You’re not seeing things. There’s a lot of local character—and plenty of local characters—populating the calendar, put together Immigration Center Director Siobhan Lyons and Assistant Director Leslie Alock, with photography by Denise Foley, and wardrobe, set design, musical instruments, makeup and all kinds of other help from many of the center’s friends. (You can read about all of them here.)
All of the shots were staged in late September-early October, five of them at the center, and seven at locations throughout Philly, such as the Tin Angel, Newtown Square Railroad Museum and Laurel Hill Cemetery, Alcock explains.
“It was just a real collaborative piece of work,” she says. “Everyone was open to suggestions and helping out.”
The idea for this year’s calendar came from comedian Chris Williams, says Lyons. Williams is married to Fiona McCabe, vice consul general at the Irish Consulate in New York City.
It was clear the center wanted to do another fund-raising calendar, Lyons says, but what kind of calendar? What theme? “Chris said, ‘Maybe you can do Irish album covers and you could make the calendar square,’” Lyons says. “I said: Bingo! It was hard to think how we’d top the last one because I loved it, but we did.”
Help for the project came from all quarters. Center volunteer Maura McGee, for example, “who works with making curtains,” Alcock says. “She helped me find fabric. We got it for 15 dollars or so. It was just pinned around Kathleen. Tom Donahue he provided all the instruments.”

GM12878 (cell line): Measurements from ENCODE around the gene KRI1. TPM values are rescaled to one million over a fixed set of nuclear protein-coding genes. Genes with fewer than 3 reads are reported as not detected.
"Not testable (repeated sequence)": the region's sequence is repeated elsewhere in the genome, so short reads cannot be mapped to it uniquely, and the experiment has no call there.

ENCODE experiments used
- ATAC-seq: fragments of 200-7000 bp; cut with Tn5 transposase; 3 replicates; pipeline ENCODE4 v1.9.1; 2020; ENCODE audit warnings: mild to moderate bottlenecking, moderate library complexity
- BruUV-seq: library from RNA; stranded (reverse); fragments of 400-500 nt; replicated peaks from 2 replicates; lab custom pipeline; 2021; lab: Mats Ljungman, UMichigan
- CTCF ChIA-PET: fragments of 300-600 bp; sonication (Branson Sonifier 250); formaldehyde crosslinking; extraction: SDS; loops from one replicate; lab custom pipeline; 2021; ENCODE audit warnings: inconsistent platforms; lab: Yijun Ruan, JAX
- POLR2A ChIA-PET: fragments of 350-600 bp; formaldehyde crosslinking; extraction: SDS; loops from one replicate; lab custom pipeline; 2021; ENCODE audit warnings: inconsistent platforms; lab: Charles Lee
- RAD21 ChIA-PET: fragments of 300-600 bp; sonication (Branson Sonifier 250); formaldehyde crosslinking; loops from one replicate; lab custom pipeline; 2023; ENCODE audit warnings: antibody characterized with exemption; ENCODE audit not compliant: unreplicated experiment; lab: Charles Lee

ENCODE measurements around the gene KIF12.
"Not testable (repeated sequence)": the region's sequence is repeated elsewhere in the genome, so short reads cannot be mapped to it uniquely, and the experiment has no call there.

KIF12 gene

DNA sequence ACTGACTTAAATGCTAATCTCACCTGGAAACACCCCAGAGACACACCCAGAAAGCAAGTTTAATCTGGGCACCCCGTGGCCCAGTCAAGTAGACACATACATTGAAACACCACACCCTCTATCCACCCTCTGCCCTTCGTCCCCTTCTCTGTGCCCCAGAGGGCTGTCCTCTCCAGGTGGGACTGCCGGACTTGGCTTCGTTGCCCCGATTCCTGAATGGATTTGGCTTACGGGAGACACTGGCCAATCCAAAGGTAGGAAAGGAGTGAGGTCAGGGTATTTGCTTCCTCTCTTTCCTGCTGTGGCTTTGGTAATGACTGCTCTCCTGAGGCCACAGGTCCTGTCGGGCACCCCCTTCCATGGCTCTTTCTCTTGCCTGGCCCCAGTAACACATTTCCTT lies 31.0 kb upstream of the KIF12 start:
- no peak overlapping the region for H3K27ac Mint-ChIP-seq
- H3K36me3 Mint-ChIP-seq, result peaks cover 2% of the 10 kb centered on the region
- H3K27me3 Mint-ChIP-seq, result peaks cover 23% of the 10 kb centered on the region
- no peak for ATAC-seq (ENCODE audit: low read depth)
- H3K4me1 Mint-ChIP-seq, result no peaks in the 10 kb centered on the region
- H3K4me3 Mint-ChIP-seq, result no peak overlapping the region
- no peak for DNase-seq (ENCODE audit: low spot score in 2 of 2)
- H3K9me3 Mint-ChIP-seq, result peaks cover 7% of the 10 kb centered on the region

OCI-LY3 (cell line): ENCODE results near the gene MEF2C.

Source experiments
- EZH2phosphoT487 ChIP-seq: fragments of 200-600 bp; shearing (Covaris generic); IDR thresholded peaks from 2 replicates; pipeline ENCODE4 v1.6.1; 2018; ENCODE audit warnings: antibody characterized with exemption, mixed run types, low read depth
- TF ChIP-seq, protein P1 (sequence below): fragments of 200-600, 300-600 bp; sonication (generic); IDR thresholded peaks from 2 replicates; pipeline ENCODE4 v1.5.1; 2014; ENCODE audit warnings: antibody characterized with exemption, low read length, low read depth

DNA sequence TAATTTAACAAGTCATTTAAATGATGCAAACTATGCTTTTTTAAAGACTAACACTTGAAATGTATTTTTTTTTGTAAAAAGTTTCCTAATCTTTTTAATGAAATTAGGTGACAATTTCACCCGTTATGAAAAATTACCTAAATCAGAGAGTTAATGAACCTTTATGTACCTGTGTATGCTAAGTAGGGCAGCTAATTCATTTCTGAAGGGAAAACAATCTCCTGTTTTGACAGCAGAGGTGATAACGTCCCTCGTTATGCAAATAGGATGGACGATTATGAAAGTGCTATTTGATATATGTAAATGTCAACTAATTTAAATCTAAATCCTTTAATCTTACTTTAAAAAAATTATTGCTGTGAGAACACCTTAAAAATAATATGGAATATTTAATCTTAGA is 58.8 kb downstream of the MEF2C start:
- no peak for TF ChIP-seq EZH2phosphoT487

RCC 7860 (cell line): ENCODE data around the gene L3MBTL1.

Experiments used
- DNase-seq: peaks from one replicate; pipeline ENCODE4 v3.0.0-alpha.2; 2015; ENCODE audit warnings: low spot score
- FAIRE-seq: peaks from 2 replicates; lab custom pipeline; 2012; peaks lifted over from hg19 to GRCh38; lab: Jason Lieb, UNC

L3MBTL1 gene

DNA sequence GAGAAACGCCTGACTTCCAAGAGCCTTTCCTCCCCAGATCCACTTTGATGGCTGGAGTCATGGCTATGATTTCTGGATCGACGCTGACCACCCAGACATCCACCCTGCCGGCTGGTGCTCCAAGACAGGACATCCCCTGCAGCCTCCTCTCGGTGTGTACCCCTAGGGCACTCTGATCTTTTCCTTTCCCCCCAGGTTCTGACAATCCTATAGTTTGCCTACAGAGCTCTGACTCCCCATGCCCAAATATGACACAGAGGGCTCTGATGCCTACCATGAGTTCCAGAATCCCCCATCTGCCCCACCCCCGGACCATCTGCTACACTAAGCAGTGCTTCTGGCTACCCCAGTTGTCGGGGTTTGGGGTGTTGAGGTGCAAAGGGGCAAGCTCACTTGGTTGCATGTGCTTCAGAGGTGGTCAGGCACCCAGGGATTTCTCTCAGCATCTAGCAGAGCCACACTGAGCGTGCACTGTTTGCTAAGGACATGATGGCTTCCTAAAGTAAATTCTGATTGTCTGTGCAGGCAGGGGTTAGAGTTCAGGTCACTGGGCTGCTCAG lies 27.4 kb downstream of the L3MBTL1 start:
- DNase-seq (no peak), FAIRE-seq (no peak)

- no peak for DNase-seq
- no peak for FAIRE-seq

And, really, we could go on.
The models, she says, were delighted to be asked, and they themselves put a lot of effort into making sure they had their characters down just right. “Everybody did a bit of research on who they were going to be,” she says.
Getting everybody in the right place at the right time was a challenge, but car pooling did the trick, and everybody looked at it as a fun day out, she says. Without question, there were a lot of laughs.
There were also some strange moments, Alcock adds.
The calendar organizers recruited Mike Scott to play the part of Bono. Alcock landed the job of straightening out his long hair. “Never did I think when I was training as a social worker that I would be combing the hair of a 70-year-old man.”
If you want one—of course, you want one—you can buy them online here or pick them up at the Immigration Center, 7 South Cedar Lane, in Upper Darby. The calendars cost $20, discounted to $15 for seniors.
Here’s a collection of pics from Thursday night’s Immigration Center Christmas party, featuring many of the calendar models.